Today we’re going to do something a little different here at Petticoats & Pistols. Since we all love (or love to hate) research, we thought we’d share some of our favorite research resources.
And you’re invited to share yours, too.
Tracy Garrett ~
One of my favorite research sites is the Texas State Historical Association’s The Handbook of Texas Online. It is an amazing source of all things Texas, from battles to state parks to famous figures to railroads to… You get the picture.
Another site I love to poke around on is the Buffalo Bill Historical Center website, www.bbhc.org. There’s a Firearms Glossary on their Research page that is great!
- My favorite site for historical cookbooks – Feeding America. They’ve scanned dozens of authentic 19th century cookbooks and allow you to search them by recipe name or ingredient. Fabulous!
Library of Congress site: American Memory. This is a great place to find authentic photographs and all kinds of US historical tidbits. My favorite piece, though,is the railroad maps. They have maps from various years during the 19th century that allow an author to see exactly where the railroads did and didn’t exist. I’ve used this in nearly every book I’ve written.
I have two favorites. My “I couldn’t write a western historical romance without this book” is Everyday Life in the 1800′s by Marc McCutcheon. It has everything from the names and colors of horses to food and drink, not to mention clothing of the era. I couldn’t do without that book as my major resource for 1800′s research.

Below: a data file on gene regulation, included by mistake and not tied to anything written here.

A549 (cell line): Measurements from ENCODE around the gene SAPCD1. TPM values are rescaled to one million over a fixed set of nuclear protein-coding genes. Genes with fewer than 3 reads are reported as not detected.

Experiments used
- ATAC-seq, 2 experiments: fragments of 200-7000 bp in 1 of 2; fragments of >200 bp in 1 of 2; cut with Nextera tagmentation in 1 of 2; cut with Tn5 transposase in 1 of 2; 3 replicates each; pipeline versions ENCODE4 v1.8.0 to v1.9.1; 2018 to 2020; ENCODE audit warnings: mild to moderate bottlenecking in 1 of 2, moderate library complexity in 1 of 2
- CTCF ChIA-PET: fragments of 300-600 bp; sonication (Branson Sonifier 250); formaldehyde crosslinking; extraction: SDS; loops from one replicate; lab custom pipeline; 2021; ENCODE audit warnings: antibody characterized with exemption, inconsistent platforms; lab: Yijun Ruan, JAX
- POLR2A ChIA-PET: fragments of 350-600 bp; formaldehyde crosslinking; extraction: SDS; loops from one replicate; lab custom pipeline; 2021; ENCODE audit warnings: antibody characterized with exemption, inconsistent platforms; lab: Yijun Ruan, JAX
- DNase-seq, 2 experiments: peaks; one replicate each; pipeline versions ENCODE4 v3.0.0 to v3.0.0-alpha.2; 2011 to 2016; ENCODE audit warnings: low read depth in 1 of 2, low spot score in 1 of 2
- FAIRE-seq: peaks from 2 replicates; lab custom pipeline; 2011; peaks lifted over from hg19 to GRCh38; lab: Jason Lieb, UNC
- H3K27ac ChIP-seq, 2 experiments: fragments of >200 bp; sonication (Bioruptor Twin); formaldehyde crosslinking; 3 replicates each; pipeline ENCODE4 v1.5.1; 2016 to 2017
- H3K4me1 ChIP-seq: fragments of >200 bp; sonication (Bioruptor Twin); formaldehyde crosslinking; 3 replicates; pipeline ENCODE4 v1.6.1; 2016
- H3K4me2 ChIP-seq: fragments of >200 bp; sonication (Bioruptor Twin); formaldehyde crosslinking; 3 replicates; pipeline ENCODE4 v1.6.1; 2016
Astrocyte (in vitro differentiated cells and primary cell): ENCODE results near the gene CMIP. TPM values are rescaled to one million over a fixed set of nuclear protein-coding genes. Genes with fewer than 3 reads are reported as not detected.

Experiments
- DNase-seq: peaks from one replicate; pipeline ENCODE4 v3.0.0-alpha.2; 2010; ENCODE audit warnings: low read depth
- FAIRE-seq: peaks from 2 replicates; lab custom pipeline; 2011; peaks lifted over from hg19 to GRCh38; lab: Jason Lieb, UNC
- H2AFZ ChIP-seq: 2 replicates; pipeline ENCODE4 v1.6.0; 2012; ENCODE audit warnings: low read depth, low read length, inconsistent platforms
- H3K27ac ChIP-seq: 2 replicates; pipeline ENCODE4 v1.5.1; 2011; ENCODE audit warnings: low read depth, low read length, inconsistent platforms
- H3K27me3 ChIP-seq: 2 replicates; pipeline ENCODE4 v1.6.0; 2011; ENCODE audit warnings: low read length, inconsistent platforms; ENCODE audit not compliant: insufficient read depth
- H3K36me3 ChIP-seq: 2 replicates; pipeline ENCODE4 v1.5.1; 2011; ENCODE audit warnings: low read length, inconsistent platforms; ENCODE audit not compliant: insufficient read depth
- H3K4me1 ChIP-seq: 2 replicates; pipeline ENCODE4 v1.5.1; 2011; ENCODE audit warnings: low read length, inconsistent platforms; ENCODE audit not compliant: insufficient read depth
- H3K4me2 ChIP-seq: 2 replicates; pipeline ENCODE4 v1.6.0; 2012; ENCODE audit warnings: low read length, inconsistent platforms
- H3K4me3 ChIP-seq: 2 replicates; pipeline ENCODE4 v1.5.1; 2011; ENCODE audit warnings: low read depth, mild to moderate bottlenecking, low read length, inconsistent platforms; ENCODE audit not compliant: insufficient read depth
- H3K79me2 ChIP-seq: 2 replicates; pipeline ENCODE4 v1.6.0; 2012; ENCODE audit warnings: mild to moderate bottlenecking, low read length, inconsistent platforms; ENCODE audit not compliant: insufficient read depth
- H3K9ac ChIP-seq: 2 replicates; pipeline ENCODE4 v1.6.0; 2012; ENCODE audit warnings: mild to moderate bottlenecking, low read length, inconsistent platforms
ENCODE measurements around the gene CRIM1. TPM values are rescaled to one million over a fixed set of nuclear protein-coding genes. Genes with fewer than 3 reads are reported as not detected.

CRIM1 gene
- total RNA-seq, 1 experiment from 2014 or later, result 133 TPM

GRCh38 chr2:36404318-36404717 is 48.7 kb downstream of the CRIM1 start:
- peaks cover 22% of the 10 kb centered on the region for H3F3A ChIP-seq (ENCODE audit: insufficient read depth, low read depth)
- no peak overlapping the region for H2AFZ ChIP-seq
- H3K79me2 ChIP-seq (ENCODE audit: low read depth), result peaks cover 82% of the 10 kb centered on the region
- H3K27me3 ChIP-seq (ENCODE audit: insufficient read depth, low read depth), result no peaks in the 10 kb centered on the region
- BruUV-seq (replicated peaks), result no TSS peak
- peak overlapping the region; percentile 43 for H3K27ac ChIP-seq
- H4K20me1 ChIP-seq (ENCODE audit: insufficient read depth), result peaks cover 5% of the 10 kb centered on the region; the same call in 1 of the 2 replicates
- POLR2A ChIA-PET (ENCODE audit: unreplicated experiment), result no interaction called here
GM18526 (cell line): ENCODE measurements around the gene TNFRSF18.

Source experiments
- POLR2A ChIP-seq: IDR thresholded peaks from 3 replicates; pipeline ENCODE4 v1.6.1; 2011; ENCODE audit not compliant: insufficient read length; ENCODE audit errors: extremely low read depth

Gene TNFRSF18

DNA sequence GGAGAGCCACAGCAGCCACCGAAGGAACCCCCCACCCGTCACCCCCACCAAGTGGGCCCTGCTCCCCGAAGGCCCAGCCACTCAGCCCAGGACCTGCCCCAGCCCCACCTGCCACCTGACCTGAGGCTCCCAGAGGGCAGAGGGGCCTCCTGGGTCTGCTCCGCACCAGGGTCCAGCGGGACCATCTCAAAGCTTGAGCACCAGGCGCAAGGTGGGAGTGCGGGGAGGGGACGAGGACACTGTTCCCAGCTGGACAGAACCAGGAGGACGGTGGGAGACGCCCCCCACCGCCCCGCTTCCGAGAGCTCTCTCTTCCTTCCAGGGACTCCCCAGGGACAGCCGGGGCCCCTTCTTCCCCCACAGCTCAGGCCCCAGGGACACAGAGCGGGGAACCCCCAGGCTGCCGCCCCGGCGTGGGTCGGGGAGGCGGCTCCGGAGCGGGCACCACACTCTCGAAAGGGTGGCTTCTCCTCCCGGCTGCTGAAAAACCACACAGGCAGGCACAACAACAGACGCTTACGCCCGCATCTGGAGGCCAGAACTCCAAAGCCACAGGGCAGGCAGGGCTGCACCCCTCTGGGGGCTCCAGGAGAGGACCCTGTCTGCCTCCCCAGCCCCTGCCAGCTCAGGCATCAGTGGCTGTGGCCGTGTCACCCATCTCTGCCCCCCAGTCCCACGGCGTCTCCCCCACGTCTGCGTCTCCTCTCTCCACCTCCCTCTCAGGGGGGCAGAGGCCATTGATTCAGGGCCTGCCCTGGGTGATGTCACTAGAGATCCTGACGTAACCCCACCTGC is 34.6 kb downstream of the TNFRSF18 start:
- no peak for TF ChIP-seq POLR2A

The second can be labeled as research or just for fun. Have you ever wondered which word or phrase is more commonly used? Then go to http://googlefight.com. You can put in two words or two phrases and the little avatars have a fight and then will tell you how many times each can be found on the Internet. Of course, it doesn’t necessarily mean they are correct, just simply what is the more popularly used word. It’s fun!
I recently found a very interesting informative site that has all kinds of goodies on it from the price of food in the 1800′s to what the pioneer might’ve eaten for breakfast or supper. There’s also a couple of menus with prices from certain restaurants. The link is: http://www.foodtimeline.org/foodpioneer.html
My favorite research sites involve the hunt for character names. The best is the Social Security Administration. You can look up names by year (back to 1879) and popularity. I also like Behind The Name because it gives meanings and origins. Then there are the rosters for professional organizations. For cowboys and critters, I like the Professional Bull Riders (PBR).
How about you? When you have to—or get to—do research for your work in progress, what book or website do you rely on? Or if you aren’t writing a book, where do you go to find a favorite new recipe?